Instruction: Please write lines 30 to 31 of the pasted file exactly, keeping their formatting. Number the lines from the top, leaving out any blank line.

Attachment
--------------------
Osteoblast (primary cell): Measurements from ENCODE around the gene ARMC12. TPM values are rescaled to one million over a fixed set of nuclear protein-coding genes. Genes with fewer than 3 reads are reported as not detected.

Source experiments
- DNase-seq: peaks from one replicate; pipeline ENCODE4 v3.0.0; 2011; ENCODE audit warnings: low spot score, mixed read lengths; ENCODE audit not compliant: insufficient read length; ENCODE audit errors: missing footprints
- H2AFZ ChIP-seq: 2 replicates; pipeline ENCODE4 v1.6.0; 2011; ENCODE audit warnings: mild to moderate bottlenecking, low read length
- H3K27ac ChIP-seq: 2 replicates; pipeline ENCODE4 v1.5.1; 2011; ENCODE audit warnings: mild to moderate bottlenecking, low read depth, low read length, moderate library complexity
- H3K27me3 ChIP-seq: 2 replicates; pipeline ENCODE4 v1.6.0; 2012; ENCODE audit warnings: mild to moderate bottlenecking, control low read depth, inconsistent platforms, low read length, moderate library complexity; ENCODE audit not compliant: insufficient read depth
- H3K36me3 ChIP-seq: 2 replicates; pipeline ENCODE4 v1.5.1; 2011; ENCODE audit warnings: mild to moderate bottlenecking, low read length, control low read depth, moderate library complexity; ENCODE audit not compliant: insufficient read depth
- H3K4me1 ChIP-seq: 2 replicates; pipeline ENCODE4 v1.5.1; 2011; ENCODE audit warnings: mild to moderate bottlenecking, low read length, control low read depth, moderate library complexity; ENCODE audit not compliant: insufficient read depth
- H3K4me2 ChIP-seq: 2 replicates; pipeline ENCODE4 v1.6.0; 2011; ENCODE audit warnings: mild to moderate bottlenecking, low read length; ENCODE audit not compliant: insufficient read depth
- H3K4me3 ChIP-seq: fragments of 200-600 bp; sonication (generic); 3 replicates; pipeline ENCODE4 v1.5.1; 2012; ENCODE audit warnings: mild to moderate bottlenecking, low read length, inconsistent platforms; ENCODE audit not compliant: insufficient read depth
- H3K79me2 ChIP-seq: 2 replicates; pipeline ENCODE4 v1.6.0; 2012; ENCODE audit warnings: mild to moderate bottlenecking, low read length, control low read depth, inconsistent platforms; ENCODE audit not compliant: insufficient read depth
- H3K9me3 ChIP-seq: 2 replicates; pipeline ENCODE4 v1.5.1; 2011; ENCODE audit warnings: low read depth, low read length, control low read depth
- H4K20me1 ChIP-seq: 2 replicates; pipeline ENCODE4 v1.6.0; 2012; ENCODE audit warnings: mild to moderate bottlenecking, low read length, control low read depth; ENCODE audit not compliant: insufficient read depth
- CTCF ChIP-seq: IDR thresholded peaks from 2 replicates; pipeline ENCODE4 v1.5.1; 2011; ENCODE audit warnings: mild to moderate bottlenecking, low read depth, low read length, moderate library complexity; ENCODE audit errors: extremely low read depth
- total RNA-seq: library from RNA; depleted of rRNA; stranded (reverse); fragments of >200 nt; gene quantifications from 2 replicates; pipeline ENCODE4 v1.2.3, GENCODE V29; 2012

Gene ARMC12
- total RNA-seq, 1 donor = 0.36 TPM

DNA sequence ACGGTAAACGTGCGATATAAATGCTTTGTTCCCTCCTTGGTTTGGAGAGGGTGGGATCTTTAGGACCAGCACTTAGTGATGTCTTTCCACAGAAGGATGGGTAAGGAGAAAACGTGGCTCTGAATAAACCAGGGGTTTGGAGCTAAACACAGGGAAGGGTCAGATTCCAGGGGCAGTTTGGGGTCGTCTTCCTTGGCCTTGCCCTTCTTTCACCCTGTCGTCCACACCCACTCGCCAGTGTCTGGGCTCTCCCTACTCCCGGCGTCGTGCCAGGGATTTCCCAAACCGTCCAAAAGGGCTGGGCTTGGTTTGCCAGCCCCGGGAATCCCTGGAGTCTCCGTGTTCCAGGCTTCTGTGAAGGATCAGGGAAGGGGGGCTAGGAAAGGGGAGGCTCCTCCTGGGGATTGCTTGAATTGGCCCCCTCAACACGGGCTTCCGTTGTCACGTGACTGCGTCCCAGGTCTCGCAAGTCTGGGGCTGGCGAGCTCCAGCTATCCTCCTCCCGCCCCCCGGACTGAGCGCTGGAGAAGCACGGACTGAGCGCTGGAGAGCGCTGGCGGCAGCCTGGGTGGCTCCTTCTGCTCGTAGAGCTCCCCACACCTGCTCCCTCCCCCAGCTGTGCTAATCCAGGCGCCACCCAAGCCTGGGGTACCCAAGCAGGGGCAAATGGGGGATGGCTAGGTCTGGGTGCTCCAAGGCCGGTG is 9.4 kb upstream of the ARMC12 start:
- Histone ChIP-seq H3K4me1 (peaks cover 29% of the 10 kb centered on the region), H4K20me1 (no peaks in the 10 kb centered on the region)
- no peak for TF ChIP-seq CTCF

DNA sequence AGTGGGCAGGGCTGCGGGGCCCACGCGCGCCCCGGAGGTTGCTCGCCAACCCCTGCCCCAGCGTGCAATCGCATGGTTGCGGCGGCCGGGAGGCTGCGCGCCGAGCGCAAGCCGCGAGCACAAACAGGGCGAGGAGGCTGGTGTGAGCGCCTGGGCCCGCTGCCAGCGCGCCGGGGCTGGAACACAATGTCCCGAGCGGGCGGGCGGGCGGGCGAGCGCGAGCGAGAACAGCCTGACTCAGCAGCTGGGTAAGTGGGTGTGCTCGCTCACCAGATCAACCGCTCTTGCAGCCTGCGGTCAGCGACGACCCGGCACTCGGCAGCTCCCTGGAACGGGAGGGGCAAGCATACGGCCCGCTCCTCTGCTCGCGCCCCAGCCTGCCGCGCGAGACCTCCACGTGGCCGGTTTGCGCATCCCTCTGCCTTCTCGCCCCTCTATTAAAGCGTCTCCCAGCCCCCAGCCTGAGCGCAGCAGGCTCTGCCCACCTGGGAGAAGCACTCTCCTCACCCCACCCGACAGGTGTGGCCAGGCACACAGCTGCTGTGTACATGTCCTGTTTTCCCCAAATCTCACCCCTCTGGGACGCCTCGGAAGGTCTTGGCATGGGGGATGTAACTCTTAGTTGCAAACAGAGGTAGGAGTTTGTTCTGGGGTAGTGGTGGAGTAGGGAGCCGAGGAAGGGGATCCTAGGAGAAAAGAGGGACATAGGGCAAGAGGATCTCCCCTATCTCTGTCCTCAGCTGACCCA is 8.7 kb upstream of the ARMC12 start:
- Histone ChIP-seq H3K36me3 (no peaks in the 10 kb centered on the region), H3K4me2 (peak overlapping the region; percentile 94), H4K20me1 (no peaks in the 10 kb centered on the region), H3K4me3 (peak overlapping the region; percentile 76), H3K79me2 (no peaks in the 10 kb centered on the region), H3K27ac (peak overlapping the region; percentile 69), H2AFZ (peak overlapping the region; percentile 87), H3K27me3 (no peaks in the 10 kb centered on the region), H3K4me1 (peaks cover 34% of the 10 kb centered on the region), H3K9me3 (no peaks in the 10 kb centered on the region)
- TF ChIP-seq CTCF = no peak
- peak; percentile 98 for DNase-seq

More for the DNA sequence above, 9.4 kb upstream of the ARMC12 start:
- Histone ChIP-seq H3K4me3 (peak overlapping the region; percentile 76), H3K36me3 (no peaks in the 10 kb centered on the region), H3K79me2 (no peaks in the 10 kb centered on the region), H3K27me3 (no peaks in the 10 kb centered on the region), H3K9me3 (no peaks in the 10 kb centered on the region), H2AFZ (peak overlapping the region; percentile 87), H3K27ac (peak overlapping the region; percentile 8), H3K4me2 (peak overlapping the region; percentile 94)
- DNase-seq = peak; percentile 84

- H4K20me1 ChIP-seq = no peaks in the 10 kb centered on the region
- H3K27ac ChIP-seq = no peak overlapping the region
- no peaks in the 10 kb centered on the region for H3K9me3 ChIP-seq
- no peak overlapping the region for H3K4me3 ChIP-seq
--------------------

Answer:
- no peaks in the 10 kb centered on the region for H3K9me3 ChIP-seq
- no peak overlapping the region for H3K4me3 ChIP-seq